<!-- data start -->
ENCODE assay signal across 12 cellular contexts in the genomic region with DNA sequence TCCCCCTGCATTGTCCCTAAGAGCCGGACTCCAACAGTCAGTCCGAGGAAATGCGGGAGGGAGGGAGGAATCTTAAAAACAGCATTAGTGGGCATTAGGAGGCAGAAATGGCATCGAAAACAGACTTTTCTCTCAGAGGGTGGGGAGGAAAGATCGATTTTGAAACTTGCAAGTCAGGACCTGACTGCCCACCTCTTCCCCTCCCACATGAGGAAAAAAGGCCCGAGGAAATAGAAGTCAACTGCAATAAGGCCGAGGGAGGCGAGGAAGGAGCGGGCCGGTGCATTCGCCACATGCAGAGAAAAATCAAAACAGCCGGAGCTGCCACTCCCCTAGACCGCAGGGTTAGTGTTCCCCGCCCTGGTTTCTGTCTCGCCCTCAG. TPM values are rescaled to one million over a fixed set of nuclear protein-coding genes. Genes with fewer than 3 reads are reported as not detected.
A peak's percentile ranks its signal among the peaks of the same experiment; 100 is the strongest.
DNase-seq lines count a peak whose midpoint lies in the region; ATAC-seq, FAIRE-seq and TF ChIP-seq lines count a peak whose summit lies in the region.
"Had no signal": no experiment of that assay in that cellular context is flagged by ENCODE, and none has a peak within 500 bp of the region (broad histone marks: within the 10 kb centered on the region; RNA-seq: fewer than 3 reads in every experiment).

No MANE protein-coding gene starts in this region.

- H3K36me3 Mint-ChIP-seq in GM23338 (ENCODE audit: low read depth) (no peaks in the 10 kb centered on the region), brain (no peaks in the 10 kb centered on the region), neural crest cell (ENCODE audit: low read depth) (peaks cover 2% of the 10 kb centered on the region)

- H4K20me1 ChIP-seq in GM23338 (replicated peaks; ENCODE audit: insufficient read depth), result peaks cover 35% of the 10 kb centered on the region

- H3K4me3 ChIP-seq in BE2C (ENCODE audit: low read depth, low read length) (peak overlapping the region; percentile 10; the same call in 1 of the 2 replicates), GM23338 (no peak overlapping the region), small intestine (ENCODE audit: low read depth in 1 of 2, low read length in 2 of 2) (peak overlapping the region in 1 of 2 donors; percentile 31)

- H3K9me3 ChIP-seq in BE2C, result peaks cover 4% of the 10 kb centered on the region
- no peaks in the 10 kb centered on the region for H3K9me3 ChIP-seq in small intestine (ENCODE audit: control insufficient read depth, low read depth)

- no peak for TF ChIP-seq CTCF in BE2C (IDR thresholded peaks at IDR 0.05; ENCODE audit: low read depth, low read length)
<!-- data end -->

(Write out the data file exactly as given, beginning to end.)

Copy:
ENCODE assay signal across 12 cellular contexts in the genomic region with DNA sequence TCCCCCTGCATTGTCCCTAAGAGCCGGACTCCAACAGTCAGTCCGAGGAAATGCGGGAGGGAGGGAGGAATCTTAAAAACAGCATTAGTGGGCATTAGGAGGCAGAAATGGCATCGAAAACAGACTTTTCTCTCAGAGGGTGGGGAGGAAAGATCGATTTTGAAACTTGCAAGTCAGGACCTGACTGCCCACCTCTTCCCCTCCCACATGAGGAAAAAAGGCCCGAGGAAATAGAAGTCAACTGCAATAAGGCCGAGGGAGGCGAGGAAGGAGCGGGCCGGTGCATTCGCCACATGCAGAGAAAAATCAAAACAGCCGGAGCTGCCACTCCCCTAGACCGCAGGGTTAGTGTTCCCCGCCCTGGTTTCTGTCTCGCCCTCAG. TPM values are rescaled to one million over a fixed set of nuclear protein-coding genes. Genes with fewer than 3 reads are reported as not detected.
A peak's percentile ranks its signal among the peaks of the same experiment; 100 is the strongest.
DNase-seq lines count a peak whose midpoint lies in the region; ATAC-seq, FAIRE-seq and TF ChIP-seq lines count a peak whose summit lies in the region.
"Had no signal": no experiment of that assay in that cellular context is flagged by ENCODE, and none has a peak within 500 bp of the region (broad histone marks: within the 10 kb centered on the region; RNA-seq: fewer than 3 reads in every experiment).

No MANE protein-coding gene starts in this region.

- H3K36me3 Mint-ChIP-seq in GM23338 (ENCODE audit: low read depth) (no peaks in the 10 kb centered on the region), brain (no peaks in the 10 kb centered on the region), neural crest cell (ENCODE audit: low read depth) (peaks cover 2% of the 10 kb centered on the region)

- H4K20me1 ChIP-seq in GM23338 (replicated peaks; ENCODE audit: insufficient read depth), result peaks cover 35% of the 10 kb centered on the region

- H3K4me3 ChIP-seq in BE2C (ENCODE audit: low read depth, low read length) (peak overlapping the region; percentile 10; the same call in 1 of the 2 replicates), GM23338 (no peak overlapping the region), small intestine (ENCODE audit: low read depth in 1 of 2, low read length in 2 of 2) (peak overlapping the region in 1 of 2 donors; percentile 31)

- H3K9me3 ChIP-seq in BE2C, result peaks cover 4% of the 10 kb centered on the region
- no peaks in the 10 kb centered on the region for H3K9me3 ChIP-seq in small intestine (ENCODE audit: control insufficient read depth, low read depth)

- no peak for TF ChIP-seq CTCF in BE2C (IDR thresholded peaks at IDR 0.05; ENCODE audit: low read depth, low read length)